Leaked August SAT test may call for canceled scores


Richard Mendiola

In a photo from last year, editors browse through study guides for standardized exams.

Michael Chidbachian

After spending more than four hours last Saturday taking the SAT, some students felt a little too familiar with this month’s version of the exam.

Hours after students finished College Board’s infamous test, news circulated that the exam had previously been administered in China last October. Questions and answers to that test were posted on a Chinese website and students who used it as practice for the upcoming SATs, noticed the same questions were being reproduced.

It’s without a doubt outrageous that the College Board would administer the same October test in such a short period of time. Reusing test material from old exams may be acceptable as long as they range from past years instead of past months. Students don’t usually take the test outside of their junior or senior year of high school, but using the same exam just 10 months apart from each other can raise the possibility of students knowing answers beforehand, therefore giving them an unfair advantage.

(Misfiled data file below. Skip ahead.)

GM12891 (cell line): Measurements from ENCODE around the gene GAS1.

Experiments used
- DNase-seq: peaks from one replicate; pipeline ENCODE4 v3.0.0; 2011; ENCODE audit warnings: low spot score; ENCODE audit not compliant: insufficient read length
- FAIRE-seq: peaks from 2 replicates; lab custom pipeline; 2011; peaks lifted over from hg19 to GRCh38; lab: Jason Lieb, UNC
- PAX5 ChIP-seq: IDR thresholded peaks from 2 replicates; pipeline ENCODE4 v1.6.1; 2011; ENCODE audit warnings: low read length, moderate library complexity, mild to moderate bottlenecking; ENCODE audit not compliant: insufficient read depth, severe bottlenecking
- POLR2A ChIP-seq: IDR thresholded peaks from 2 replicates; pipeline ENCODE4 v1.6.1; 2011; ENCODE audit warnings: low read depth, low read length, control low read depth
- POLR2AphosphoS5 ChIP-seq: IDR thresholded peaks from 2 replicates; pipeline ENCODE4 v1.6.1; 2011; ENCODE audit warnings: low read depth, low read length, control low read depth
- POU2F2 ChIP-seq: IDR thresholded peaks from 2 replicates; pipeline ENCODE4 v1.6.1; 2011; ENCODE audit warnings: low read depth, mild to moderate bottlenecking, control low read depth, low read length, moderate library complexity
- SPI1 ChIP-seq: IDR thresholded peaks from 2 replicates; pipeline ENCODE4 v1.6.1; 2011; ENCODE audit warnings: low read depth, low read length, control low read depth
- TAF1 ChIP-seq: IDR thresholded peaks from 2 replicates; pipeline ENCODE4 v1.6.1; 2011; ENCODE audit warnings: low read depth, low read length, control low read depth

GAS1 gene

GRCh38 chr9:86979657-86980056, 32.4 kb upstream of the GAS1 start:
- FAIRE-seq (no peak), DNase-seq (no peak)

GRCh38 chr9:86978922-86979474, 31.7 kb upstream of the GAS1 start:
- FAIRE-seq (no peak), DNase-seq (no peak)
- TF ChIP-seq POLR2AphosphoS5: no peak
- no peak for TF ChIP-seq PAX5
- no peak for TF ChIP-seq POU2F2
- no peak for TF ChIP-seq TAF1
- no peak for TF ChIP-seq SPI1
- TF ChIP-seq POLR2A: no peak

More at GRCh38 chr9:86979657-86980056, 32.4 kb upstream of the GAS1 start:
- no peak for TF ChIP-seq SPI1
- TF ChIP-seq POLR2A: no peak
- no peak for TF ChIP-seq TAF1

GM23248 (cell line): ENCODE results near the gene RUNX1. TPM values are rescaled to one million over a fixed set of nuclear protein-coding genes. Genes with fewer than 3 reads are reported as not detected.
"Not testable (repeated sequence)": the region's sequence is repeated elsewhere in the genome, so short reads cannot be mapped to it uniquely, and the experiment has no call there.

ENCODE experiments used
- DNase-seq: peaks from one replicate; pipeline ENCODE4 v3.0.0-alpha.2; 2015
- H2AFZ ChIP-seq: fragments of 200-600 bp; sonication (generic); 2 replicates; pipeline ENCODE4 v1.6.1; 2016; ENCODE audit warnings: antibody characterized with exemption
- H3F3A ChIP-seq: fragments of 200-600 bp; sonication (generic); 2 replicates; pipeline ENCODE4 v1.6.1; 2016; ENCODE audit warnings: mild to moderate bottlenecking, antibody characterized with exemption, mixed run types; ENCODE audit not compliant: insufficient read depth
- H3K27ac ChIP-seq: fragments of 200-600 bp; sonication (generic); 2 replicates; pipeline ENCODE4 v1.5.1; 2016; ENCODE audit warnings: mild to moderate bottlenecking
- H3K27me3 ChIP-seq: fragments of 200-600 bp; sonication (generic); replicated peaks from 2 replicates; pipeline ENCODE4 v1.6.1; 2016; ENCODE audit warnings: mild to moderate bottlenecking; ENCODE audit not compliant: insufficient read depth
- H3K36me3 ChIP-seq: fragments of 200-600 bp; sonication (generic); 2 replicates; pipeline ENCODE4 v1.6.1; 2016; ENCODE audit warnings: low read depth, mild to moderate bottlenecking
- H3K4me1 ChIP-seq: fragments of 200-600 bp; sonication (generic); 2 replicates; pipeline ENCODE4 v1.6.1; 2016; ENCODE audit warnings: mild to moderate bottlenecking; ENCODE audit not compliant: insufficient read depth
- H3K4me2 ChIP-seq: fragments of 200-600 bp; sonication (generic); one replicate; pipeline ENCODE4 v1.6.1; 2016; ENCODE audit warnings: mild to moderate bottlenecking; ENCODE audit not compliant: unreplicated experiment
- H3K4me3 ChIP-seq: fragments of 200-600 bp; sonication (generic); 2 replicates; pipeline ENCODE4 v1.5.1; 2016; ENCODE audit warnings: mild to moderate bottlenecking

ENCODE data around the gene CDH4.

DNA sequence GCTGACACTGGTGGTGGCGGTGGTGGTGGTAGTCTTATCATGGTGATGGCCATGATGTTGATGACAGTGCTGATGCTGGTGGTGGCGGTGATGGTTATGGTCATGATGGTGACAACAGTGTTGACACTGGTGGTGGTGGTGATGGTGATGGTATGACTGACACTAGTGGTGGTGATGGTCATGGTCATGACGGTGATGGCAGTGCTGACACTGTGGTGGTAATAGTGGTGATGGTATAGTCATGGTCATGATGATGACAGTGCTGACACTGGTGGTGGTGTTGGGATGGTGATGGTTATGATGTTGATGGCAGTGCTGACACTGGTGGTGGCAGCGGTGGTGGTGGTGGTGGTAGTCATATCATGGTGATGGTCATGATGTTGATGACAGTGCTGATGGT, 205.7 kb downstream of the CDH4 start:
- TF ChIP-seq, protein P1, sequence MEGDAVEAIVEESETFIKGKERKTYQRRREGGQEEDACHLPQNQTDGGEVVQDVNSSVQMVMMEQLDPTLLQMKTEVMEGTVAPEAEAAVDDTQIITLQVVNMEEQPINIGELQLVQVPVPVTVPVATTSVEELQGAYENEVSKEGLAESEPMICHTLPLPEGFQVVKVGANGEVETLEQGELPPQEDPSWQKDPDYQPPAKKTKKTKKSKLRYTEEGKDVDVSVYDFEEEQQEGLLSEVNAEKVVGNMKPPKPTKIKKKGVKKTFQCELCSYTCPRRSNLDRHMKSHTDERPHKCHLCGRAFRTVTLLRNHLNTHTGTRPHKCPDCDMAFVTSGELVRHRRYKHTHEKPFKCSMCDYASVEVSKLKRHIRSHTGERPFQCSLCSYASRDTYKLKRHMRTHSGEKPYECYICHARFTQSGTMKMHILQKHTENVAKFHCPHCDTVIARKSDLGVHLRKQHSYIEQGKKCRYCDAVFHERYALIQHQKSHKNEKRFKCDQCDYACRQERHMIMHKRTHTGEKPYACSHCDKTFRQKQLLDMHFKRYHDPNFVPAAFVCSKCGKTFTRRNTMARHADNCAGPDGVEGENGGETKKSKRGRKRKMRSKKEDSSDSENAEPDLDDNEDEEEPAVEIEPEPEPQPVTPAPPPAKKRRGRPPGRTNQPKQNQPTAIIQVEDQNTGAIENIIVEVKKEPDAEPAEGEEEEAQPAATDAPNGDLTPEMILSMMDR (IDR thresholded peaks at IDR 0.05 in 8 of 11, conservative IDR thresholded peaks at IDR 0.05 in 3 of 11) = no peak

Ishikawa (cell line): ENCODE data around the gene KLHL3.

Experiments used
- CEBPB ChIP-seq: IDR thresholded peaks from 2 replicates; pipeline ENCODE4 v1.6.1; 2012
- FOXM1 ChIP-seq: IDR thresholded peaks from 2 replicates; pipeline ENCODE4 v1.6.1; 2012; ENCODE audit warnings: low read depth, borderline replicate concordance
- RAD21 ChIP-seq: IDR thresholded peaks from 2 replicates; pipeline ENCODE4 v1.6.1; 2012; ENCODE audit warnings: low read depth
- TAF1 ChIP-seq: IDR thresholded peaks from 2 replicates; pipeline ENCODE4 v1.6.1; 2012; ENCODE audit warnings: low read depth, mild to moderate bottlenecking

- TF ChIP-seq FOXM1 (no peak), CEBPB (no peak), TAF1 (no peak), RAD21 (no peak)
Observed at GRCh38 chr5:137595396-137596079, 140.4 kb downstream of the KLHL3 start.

After the news broke, students on social media made it clear that they want all the scores canceled, stating that those test takers were at an unfair advantage. However, many seniors who plan on applying early to college may lose their improved scores and would have to settle on their older, not-as-great score.

Plus, identifying students who have cheated is a near impossible task to perform. Though the College Board has stated that they will take action against “those who did not (follow our test security policies),” the organization has zero to no evidence against students with particularly high scores, ending with no action being taken.

There have been too many occurrnces in which students have cheated on the SAT, a test that can make or break a college application. In 2011, 19-year-old Sam Eshaghoff was paid thousands of dollars to take the SAT for six high schoolers. Eshaghoff impersonated these students, one of which was even a female. This incident shows just how low the security levels are.

A 2016 investigation by Reuters found that the College Board’s exams were leaked multiple times and that these exams were still administered a second time. For a company that makes millions of dollars on testing, creating new tests shouldn’t be a problem, granted that they’re paid to do this. Reusing tests that have been compromised not only makes them unreliable, but gives students an unfair advantage when applying to college.